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Does anyone else get criticism from recruiting agencies about the one page format? Should I stick to my guns or do what's necessary to land the interview?

I've been searching for new opportunities and hewing to the one page resume rule per Manager Tools.  In my meeting with the recruiter, he appeared to suggest I have something to hide or I'm not including enough detail.  I'm applying for a junior executive position (director) and he believes directors need at least 2 or 3 pages.  I had to bite my tongue and basically offload more accomplishments from my master career document (some of which had nothing to do with the job) to fill out the resume so he would even consider presenting me to the client.  Specifically, he was looking for detail in roles nearly a decade ago.  I'm a hiring manager too and tend to gloss over anything that ancient.

Full disclaimer:  The one page format was passed on to me by my father earlier in my career and I've used it to find the current job I have now.  I've also helped others with the format to seek employment successfully too.

 

pushbuttonmax's picture

I just got feedback on this and was I wondering the same thing...

Recruiter "Your resume should not be shorter than 2 pages"

This excerpt was received with multiple example resumes that were from 3 - 5 pages long.  This was for a contributor role.

 

rwwh's picture

With this kind of remark I am asking myself whether these recruiters are missing pages or missing actual content? "Not enough detail"? What kind of details would he want? Are they also complaining about too little content to people that have 2 pages including a lot of empty space in the layout an a separate mission statement in large print? Does adding white space to the page signify that you're not hiding anything?

Kevin1's picture

Change your font to 12.  BAM 2 pages.

BariTony's picture

I had one recruiter who was aghast at a one-page resume and told me "this is your LIFE!".

FYI, I worked in a pharmaceutical research environment at the time. I'm also a hiring manager who has read plenty of bad multi-page resumes in his time. My experience is that those who do not stick to the 1 page format have very little on page 1 that is interesting to me and I feel like the candidate is listing everything with the expectation that I will mine their resume for whatever skills and experience is relevant to my position.

Based on this experience, my solution was to follow the MT 1-page format for positions held, responsibilities, and accomplishments; and then to attach a listing of all of my publications, conference abstracts, book chapters, presentations, patents, etc. on pages 2-8 as a sort of appendix. It seemed to work - the recruiter was happy and I got a call from the hiring manager right away.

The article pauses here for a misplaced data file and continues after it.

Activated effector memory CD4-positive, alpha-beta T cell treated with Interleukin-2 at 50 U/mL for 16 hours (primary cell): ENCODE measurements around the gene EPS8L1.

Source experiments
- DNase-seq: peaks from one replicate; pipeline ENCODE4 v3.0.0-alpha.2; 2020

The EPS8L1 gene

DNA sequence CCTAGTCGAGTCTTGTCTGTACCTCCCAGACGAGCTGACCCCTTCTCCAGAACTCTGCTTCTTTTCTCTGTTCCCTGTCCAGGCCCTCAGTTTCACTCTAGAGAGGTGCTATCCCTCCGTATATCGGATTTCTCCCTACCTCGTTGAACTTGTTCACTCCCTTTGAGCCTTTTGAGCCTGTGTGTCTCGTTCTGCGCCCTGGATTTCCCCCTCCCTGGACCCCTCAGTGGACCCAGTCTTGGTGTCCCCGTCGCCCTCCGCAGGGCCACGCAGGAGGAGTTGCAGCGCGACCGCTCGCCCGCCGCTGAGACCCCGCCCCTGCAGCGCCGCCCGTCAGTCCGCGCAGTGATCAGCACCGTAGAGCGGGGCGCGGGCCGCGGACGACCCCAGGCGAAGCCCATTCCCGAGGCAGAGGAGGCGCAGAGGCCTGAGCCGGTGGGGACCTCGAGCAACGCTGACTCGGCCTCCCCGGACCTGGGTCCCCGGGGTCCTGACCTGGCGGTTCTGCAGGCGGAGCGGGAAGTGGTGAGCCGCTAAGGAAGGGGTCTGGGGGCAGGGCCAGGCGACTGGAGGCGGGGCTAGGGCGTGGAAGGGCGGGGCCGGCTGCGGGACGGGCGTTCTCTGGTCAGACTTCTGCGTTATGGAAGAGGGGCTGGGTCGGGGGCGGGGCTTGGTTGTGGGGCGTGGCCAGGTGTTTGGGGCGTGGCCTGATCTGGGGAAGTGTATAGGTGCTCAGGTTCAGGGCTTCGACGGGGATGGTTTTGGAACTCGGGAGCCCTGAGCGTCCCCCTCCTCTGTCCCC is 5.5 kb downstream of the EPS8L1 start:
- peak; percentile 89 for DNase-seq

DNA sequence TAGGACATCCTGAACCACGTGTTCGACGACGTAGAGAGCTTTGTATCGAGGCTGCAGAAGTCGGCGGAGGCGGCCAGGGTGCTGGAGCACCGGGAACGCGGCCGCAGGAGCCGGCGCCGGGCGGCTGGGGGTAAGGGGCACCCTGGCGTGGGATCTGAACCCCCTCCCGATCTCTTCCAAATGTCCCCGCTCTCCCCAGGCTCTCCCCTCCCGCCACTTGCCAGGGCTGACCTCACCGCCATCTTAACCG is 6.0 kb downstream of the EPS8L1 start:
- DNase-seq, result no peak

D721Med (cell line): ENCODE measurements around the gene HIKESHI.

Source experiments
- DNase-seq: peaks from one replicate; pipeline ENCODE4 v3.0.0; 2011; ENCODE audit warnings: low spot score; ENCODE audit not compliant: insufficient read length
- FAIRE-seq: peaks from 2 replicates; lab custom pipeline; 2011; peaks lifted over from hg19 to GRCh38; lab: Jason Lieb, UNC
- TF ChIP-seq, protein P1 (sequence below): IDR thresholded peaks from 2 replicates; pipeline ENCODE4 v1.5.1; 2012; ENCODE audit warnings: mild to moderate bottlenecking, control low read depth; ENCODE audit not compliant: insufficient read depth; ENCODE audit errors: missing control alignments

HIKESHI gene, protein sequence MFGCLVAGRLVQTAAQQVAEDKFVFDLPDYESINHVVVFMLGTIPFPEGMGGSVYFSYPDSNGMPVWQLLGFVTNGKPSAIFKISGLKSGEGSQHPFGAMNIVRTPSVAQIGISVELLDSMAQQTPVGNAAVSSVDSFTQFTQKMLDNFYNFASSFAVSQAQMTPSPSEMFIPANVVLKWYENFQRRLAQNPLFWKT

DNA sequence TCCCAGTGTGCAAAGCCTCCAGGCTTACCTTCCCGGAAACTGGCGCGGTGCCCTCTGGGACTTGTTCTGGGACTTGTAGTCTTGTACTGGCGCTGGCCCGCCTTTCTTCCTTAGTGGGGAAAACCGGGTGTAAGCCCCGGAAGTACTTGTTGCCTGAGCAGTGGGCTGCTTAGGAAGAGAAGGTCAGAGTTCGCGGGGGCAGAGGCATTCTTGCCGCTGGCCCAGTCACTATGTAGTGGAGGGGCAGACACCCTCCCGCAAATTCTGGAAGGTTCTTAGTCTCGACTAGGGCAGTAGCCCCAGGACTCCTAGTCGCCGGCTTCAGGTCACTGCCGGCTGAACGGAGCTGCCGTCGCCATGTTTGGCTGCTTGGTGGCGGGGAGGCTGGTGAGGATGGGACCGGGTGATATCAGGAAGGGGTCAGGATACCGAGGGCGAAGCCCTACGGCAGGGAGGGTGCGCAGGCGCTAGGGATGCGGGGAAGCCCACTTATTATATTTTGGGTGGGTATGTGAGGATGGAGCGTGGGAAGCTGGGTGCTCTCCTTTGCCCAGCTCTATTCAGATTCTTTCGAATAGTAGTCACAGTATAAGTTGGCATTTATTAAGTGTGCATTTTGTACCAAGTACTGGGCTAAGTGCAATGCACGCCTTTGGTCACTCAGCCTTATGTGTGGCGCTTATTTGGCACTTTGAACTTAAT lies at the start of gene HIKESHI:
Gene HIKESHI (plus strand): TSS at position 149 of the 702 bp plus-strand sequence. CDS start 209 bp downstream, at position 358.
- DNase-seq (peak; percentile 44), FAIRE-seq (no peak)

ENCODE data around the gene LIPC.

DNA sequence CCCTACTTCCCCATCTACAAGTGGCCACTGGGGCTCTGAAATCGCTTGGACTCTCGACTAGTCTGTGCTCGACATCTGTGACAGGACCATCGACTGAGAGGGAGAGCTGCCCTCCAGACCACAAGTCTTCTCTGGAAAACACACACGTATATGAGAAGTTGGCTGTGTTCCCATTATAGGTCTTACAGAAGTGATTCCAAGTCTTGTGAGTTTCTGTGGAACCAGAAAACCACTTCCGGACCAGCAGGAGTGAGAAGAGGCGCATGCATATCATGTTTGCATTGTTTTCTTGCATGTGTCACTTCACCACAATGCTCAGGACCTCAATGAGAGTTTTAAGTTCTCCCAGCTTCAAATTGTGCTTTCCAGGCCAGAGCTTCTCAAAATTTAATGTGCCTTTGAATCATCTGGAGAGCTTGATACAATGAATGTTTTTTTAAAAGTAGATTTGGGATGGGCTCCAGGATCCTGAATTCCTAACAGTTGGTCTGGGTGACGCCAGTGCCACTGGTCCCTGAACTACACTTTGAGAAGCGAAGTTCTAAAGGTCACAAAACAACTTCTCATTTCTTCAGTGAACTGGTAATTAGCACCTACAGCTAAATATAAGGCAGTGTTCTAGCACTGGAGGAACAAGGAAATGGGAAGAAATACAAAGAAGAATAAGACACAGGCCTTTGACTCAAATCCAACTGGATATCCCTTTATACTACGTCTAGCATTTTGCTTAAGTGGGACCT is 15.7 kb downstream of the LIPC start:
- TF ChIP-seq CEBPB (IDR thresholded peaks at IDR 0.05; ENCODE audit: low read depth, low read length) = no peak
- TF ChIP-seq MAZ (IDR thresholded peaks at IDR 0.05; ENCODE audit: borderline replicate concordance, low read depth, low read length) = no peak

Oh, and by the way - the hiring manager only asked me about what was on the first page of my resume.

 

Gk26's picture

 I was recently told by a recruiter that mine should be 3 pages.  I don't have content for 3 if I wanted 3.

twinsen's picture

Cheers for the reassurance. Ultimately, I followed the nugget nestled in the Interview Series about how the interview process is artificial and arcane but we just need to do it to get to the next step, which for me was getting an interview.

Another ex coworker of mine showed me a resume he was using to apply for a job at my company. He obviously had been working with various agencies because he deviated from the format I told him to follow (ironically again to get the job he has right now). He had a list of skills at the top next to a summary with checkmarks. Problem solving was listed as a skill. On any given day, as someone who hires, I skip past those.

mfculbert's picture

I had a similar issue a while back.

I give recruiters what they want by adding  all the stuff we know not to add. I have a skills section and an executive summary and simply don't remove some of the bullets I have to on a one page resume.

On the other hand, I have NEVER had an actual employer complain about my one page resume and a few remarked at how impressive it is. 

mkirk's picture

 I have also had this issue, though it seems to make sense to me when I think  about how a recruiting agent uses a CV. 

Firstly, it's my experience that the recruiting agent will very likely convert all the resumé's on the shortlist into identical format for presenting to the client. So, one page or three pages, the original formatting doesn't matter anymore.

Then, although a large part of the quality of the recruiting agent's work is the quality of the candidate shortlist, she will also want to demonstrate the effort and due diligence she has gone into in screening the candidates. However, being busy and also being human, she doesn't really want to have to put in this effort if she can avoid it. Hence the demand for 3 page resumé's and the 'it's your LIFE' type approach - it makes it easier for the recruiter look good in front of her client. 

Hiring manager's, though, care mainly about the candidate's ability to do the job, and one page works just fine for that. Therein lies the candidate's dilemna.

For what it's worth, my approach is to try and help the recruiting agent by offering a pre-prepared background summary (essentially my career management document nicely laid out and with a few notes about homelife and hobbies) at the first verbal or face to face contact. But I stick with the 1 page CV on the basis that no recruiter is ever going to hire me directly.

teaguek122's picture

Bilingual resumes are two pages or more.
Sometimes just with the translations, sometimes not.
I think you have to craft your resume to the job, but when in doubt, 
the one page resume is best.

 

Molloy's picture

 Where could I find quality cv templates online? 

teaguek122's picture

I recently saw that the new 2014/2013 version of Microsoft Word has some fantastic templates.